9 reasons why you should take the Introduction to Self-Development Course at CPPD

Recently, at the urging of a close friend, I took a course at CPPD in Karachi. For the uninitiated, CPPD stands for Centre for Personal and Professional Development. It’s a leading counselling training school in the UK. Since 2002, they have had an outpost in Karachi with regular classes and programs leading to certificates and qualifications on par with those received in the UK – so the quality standard is top notch, trainers fly-in from the UK ignoring all their country’s travel warnings and that coupled with the boundary-breaking nature of the course itself lends the place a feeling that something special ...

Read Full Post

Will WhatsApping the Rangers help restore security in Karachi?

The Pakistan Army has been carrying out much needed action against terrorists in a coordinated and systematic manner since General Raheel Sharif took charge. Instead of going for an all-out clean-up operation against criminal elements, the Army higher-ups have taken a cautious approach (keeping the aftermath of the 1992 military operation in mind), taking every step with great care. This time around, there seems to be a genuine effort by the Sindh Rangers in order to establish a connection between the armed forces and the citizens of Karachi. Karachiites can now send a text or audio/video message to the Rangers via WhatsApp to ...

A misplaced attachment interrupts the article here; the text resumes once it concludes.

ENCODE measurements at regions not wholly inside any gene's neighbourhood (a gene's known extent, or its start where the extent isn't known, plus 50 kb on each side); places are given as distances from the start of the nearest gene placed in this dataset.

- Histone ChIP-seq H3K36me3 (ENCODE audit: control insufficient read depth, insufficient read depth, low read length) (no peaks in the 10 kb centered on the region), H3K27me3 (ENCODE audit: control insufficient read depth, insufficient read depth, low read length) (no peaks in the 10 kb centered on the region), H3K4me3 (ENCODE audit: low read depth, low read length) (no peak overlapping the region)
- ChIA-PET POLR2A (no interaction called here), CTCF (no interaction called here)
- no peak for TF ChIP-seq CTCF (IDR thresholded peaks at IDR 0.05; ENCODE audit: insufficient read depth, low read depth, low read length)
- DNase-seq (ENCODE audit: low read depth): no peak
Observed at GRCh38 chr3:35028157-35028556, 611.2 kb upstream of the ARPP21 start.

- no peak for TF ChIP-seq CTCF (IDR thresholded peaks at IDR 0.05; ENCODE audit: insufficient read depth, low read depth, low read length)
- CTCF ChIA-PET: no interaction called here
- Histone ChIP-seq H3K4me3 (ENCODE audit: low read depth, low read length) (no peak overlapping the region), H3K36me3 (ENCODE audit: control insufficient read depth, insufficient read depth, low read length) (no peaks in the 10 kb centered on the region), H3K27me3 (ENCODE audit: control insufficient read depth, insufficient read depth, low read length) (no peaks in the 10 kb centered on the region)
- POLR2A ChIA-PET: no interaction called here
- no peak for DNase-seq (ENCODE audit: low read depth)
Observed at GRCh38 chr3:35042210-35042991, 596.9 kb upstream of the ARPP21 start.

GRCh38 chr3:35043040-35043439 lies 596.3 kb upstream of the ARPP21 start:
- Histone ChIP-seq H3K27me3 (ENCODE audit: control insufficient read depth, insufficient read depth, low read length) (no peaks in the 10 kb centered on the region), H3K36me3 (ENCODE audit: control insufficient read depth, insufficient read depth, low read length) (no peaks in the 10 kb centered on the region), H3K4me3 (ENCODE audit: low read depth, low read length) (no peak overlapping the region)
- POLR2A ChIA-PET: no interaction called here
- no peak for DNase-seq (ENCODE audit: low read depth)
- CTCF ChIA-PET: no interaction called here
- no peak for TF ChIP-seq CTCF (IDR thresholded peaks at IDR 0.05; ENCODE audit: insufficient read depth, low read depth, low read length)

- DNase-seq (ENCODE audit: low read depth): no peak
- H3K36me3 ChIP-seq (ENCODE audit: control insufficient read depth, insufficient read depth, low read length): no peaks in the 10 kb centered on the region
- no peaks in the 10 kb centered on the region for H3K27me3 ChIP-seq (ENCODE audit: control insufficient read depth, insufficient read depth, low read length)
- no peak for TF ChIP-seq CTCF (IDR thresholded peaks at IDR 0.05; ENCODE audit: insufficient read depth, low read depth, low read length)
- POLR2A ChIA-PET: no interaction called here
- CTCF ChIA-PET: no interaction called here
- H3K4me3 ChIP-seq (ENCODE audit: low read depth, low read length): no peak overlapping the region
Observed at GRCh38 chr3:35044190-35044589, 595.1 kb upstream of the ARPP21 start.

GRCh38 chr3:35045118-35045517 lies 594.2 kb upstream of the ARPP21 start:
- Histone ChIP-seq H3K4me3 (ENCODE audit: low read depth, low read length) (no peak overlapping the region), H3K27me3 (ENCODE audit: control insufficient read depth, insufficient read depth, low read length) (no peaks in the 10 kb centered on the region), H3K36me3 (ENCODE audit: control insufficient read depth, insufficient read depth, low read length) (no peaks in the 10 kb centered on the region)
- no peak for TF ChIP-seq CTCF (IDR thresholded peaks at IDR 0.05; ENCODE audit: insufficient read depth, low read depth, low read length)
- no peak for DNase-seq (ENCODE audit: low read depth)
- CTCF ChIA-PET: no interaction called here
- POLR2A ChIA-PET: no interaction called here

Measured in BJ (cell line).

Read Full Post

To Sabeen with Love: A human platform for dreams and aspirations

In 2013, only a few people knew me other than my friends and family. Like almost every other young person, I wanted to do something for Pakistan but had no platform to do it from. So, without telling my parents, I submitted nomination papers to run for the 2013 general elections. When my parents did find out, they weren’t particularly happy or supportive. There were two reasons for this. First: I was risking a stable job at a top law firm. Also, given Karachi’s volatile and security environment in 2013, I was most likely risking my life as well. Second: Perhaps my ...

Read Full Post

It’s about time we talk about suicide

A few months ago, I received a frantic phone call from a friend. He told me his 11-year-old son tried to hang himself. This was not the first time; he had made similar attempts in the past, and also had a history of harming himself. Luckily, the parents had intervened just in time and saved him before it was too late. The father consulted me over the phone – he was broken, and was desperately in search of an answer. He wanted to devise a plan of action that could save his child from further attempts. After many possible interventions, we drafted ...

Read Full Post

Quetta: An outsider’s perspective

The city of Quetta has been in turmoil for years, and with that comes many misconceptions about the capital of Pakistan’s largest province, Balochistan. One such mistaken belief is that while visiting Quetta one must dress in the local attire and avoid any western clothing, such as jeans, so as to not stand out as a non-resident. For someone who has heard these remarks repeatedly, I was extremely curious, to say the least, ahead of my visit to Quetta for the first time, even more so because it is believed that the people of Balochistan do not like the people ...

Read Full Post